Management Strategies

Patients infected with severe acute respiratory syndrome coronavirus 2 (SARS-CoV-2) can experience a wide range of clinical manifestations, from no symptoms to critical illness and death.1 Research on the pathophysiology of COVID-19 indicates that early in the course of infection, the severity of illness is primarily driven by replication of the SARS-CoV-2 virus. Later, an exaggerated immune/inflammatory response by the host is the major driver for tissue damage.2 Therefore, monoclonal antibodies that target the spike protein and antiviral therapies are believed to be more beneficial in the early stages of the illness, whereas immunosuppressive/anti-inflammatory therapies are expected to be more beneficial in the later stages.2 The optimal approach to the treatment of COVID-19 continues to rapidly evolve.2,3 As of May 2021, the antiviral drug remdesivir is the only US Food and Drug Administration (FDA)-approved drug for the treatment of COVID-19.2,4 Several other therapies (eg, casirivimab plus imdevimab, bamlanivimab plus etesevimab, baricitinib) are available for the treatment of COVID-19 under Emergency Use Authorizations (EUAs) from the FDA.5-7

Mild illness – Patients with mild illness may present with any signs or symptoms of COVID-19 (fever, cough, muscle pain, sore throat, malaise, headache, nausea, vomiting, diarrhea, loss of taste and smell); but they do not exhibit shortness of breath, dyspnea on exertion, or abnormal chest imaging results.1 Most cases of mild illness can be managed through telemedicine or in the ambulatory setting. No imaging or laboratory testing is routinely indicated in otherwise healthy patients with mild COVID-19.1 Any patient with risk factors for severe disease should be monitored closely because the clinical course of the disease may progress rapidly in some patients (about 1 week after illness onset).1,8,9 Risk factors for severe COVID-19 include having cardiovascular disease, chronic lung disease, sickle cell disease, diabetes, cancer, obesity, or chronic kidney disease, as well as being 65 years or older, pregnant, a smoker, or a recipient of transplant or immunosuppressive therapy.1 Anti–SARS-CoV-2 monoclonal antibodies (casirivimab plus imdevimab, bamlanivimab plus etesevimab) are available under EUAs for outpatients with mild COVID-19 who are at high risk for progressing to severe disease and/or hospitalization. These therapies should be administered as soon as possible and within 10 days of symptom onset. In clinical trials, monoclonal antibodies have been shown to reduce viral load and decrease the number of patients requiring medical care and hospitalization.5,6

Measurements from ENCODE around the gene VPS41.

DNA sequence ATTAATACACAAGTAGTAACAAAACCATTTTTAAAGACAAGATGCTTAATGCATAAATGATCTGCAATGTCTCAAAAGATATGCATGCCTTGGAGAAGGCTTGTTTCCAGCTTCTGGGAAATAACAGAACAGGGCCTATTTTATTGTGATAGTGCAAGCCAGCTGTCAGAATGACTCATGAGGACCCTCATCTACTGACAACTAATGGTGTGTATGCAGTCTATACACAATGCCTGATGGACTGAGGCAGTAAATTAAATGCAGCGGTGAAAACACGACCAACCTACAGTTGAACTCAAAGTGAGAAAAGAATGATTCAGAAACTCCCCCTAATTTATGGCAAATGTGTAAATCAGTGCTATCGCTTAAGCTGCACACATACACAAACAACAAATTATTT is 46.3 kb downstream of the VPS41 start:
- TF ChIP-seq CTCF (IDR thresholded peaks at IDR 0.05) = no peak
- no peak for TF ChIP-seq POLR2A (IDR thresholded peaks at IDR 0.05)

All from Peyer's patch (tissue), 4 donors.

Moderate illness – Moderately ill patients have clinical or imaging evidence of lower respiratory disease, with SpO2 ≥94% on room air at sea level.1 These patients should be monitored closely, given the risk of rapid disease progression that may require hospitalization. The optimal pulmonary evaluation technique has not been defined yet, but the initial evaluation should include chest imaging by x-ray, ultrasound, or computed tomography (CT). An electrocardiogram should be performed if indicated.1 Complete blood count (CBC) with differentials and a metabolic profile, including liver and renal function tests, should be performed. Measurements of inflammatory markers, such as C-reactive protein (CRP), D-dimer, and ferritin, may have prognostic value. Anti–SARS-CoV-2 monoclonal antibodies (casirivimab plus imdevimab, bamlanivimab plus etesevimab) are available under EUAs for outpatients with moderate COVID-19 who are at high risk (Figure) for progressing to severe disease and/or hospitalization.5,6 Monoclonal antibodies should be administered as soon as possible after a positive viral test for SARS-CoV-2 and within 10 days of symptom onset.5,6 Administer empiric antibiotics for community-acquired pneumonia if bacterial pneumonia or sepsis is strongly suspected and re-evaluate the patient’s condition daily.1